Using Models to Explain Phenomena or Make Predictions

Instructor: Amanda Robb

Amanda holds a Masters in Science from Tufts Medical School in Cellular and Molecular Physiology. She has taught high school Biology and Physics for 8 years.

In this lesson, we'll learn how to apply models to explain phenomenon in science. We'll explain what models are, how they're used, and look at specific examples, including mathematical models.

What Are Models?

Imagine wanting to study a big problem in the world. Maybe you're thinking of finding the cure for cancer, developing next year's flu vaccine, or even predicting the weather more reliably. As scientists, we know the way to solve our problems is through conducting scientific investigations where we propose a prediction based on past data, test one variable at a time, collect, and finally analyze our data.

But what do you do if the system in question is too big to test? We can't just experiment on every person with cancer, or control aspects of the weather during an investigation. So how are scientists supposed to figure out these mysteries if they can't conduct classic investigations? They get around this problem by constructing models. Models are representations of real scientific phenomenon that may be difficult to study in the real world. Models may be physical representations, diagrams, theories, or mathematical equations.

Although models vary in their structure, they serve common purposes for scientists. Sometimes models help scientists visualize something, such as the Bohr model of atomic structure. Other times, models are designed to analyze past data and make predictions about the future, such as models of seismic activity to predict future earthquakes. Some other models are designed to recreate a problem, such as an animal model of human disease, so scientists can test possible treatments. Today, we're going to look at some examples of models and their uses in science.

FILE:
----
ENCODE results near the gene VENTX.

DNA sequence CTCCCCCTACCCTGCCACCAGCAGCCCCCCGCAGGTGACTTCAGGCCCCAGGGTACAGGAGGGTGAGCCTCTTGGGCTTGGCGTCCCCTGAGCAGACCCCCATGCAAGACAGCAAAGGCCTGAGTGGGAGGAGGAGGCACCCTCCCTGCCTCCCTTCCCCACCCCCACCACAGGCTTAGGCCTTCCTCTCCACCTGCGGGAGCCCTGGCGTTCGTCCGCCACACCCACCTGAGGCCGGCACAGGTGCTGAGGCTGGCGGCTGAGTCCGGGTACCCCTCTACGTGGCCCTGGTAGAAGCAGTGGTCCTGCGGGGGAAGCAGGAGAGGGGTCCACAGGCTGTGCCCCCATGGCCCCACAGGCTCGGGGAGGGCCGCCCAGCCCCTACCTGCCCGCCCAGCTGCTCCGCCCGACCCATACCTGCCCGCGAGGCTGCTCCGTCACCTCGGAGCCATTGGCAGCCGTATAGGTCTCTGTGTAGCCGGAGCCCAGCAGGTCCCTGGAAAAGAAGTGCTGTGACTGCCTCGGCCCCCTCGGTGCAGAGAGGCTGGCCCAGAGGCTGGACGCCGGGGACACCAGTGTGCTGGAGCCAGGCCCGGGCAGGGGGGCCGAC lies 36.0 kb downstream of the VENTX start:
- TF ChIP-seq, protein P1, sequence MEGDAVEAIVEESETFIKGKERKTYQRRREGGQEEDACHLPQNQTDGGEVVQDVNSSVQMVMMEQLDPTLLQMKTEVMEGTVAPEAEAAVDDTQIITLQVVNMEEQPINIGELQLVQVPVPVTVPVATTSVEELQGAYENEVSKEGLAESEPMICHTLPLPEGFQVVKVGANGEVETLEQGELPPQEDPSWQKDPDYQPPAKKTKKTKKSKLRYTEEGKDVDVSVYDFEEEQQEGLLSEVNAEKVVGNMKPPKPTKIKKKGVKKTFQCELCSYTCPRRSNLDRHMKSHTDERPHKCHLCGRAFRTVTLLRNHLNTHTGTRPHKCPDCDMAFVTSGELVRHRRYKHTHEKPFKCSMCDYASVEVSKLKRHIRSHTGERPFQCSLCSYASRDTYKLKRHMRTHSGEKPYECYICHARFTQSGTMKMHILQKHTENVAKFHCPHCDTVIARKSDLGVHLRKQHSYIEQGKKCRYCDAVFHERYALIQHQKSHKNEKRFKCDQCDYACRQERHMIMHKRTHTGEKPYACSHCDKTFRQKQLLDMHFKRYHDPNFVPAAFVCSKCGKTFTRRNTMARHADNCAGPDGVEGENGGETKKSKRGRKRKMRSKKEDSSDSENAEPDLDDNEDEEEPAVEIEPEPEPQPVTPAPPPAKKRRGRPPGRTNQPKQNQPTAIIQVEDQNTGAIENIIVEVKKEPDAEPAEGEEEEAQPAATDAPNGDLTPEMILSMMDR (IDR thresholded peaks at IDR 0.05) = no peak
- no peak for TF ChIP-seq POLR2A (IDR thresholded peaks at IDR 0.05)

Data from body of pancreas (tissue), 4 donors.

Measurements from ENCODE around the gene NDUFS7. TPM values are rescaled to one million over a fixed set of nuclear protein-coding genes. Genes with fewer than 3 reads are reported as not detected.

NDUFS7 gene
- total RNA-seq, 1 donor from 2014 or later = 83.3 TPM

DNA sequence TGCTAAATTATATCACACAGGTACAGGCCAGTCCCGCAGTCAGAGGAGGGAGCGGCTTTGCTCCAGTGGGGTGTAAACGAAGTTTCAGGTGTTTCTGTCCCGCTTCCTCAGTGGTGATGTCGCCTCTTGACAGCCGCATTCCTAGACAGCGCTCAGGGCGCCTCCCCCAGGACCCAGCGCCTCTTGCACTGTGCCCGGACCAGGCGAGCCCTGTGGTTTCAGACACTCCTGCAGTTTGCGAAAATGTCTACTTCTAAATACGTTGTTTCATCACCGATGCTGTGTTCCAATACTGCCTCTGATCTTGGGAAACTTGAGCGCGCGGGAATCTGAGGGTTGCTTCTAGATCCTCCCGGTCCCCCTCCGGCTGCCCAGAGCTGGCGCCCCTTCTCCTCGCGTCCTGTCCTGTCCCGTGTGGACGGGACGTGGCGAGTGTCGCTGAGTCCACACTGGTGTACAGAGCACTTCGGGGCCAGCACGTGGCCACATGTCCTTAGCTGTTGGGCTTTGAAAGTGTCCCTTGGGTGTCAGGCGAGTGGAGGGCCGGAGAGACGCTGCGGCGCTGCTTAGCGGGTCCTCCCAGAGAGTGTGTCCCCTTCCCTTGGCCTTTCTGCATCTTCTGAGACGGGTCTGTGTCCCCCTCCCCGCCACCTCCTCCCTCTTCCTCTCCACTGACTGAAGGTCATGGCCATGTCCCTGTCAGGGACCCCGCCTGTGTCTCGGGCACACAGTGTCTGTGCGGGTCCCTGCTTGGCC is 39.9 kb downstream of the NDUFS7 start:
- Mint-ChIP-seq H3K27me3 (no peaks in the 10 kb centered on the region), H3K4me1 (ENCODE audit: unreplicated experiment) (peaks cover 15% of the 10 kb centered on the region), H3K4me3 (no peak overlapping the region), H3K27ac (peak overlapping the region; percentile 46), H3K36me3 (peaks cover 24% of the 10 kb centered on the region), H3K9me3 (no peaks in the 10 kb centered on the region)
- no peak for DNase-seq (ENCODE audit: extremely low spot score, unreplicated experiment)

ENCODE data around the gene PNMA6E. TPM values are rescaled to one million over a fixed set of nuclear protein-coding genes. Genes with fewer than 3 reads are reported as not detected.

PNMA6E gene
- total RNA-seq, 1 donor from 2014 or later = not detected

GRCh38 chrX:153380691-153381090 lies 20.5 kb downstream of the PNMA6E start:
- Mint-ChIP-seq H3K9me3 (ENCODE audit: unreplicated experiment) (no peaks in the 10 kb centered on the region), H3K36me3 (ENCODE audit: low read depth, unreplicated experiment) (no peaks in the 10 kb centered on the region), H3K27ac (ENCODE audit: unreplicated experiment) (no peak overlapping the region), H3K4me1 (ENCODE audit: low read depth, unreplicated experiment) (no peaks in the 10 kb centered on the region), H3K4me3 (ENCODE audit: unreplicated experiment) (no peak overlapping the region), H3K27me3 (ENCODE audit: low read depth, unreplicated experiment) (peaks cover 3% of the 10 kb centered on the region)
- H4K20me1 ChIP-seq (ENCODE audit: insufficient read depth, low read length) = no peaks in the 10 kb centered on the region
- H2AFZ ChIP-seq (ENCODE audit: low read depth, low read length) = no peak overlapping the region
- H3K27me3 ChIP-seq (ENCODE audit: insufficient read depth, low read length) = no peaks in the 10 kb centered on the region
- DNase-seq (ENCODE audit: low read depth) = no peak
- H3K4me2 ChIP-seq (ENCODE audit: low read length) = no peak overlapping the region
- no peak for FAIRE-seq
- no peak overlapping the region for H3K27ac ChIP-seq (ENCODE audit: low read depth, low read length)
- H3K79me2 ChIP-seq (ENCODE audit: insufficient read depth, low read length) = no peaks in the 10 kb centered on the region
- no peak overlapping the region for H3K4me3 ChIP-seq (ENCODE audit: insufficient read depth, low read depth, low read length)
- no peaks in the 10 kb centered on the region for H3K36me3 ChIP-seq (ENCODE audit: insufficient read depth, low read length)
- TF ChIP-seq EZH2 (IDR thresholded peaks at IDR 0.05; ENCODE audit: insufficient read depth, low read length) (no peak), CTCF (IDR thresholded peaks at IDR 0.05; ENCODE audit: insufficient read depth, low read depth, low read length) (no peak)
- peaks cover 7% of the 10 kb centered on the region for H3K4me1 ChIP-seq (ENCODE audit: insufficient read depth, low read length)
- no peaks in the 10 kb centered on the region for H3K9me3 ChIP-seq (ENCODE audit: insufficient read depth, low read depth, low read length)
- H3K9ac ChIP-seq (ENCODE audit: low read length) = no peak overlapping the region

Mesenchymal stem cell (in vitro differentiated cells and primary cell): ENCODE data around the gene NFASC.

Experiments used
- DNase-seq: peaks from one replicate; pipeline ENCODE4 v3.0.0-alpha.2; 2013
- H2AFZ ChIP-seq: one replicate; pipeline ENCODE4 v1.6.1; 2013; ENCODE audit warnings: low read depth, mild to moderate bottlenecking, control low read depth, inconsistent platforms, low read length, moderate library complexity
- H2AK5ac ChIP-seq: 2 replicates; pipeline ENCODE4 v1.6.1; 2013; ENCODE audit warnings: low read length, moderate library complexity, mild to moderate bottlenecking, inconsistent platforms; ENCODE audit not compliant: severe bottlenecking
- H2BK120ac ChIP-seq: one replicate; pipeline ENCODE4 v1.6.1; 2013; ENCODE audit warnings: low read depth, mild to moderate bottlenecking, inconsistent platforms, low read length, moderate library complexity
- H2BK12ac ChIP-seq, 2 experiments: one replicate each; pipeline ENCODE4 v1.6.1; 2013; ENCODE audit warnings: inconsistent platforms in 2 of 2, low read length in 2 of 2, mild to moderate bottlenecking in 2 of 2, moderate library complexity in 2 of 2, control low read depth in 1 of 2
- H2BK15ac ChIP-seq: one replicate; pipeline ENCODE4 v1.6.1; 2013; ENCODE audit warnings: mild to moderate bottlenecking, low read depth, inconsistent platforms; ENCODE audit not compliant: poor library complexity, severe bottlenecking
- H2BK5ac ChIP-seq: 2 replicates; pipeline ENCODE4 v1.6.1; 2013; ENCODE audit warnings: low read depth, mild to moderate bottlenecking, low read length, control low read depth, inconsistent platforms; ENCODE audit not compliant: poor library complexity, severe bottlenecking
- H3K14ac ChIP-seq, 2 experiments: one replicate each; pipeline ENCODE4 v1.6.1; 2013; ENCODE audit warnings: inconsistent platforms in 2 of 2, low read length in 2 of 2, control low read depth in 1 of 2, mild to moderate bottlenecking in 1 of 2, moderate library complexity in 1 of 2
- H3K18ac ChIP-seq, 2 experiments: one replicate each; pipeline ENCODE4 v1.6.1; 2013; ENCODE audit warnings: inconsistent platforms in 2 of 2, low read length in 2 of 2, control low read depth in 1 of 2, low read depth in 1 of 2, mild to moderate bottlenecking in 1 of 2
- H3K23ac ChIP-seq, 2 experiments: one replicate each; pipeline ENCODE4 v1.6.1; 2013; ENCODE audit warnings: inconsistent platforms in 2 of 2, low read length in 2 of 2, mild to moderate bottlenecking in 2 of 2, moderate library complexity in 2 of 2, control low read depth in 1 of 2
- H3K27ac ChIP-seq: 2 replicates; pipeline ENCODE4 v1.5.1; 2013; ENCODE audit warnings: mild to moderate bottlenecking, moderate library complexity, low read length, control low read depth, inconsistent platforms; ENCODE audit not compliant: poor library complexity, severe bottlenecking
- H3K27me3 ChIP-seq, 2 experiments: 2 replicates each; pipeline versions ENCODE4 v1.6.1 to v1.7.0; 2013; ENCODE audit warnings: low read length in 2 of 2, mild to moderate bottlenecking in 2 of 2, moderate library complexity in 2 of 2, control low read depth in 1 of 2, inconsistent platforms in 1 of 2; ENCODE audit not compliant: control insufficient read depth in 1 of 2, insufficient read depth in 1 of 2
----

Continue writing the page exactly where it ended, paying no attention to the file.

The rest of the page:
DNA Structure

One of the greatest models in scientific history is the Watson and Crick model of DNA. DNA is the genetic material of the cell and contains all information to code for our traits. But prior to the work of James Watson, Francis Crick, and their colleagues Rosalind Franklin and Maurice Wilkins, the structure of this molecule of heredity was a mystery. These scientists discovered the DNA structure was a double helix, composed of two strands of complementary DNA with the genetic information coded in the base sequence inside the helix. This DNA model opened the doors to understand how information is coded in the molecule and how our traits can change. Today, it is still widely accepted and used to understand aspects of molecular biology.

The Watson and Crick model of DNA structure
DNA model


Sometimes models are used not to visualize structures, but rather to explain phenomena. Have you ever wondered why kangaroos have such strong legs, or why rhinos have horns? What if there was an overarching scientific model to explain any biological adaptation? This model is known as the biological theory of evolution, and it was originally developed by Charles Darwin.

Throughout careful observation of natural populations, Darwin concluded that any trait that would allow an organism to survive and reproduce would be passed on through its DNA. The new generation would also be more likely to have that trait. Over time and with selective pressure from a changing environment, new species would evolve in this way. This model explains all biodiversity on Earth today, from microscopic bacterial populations to the most beautiful animals and plants in tropical rainforests.

Climate Change

Other times, qualitatively applying a model isn't enough. Scientists want to predict concrete numbers to use as data. This is where mathematical models come in. Mathematical models describe phenomenon using mathematical equations. Mathematical models are very helpful in the study of climate change.

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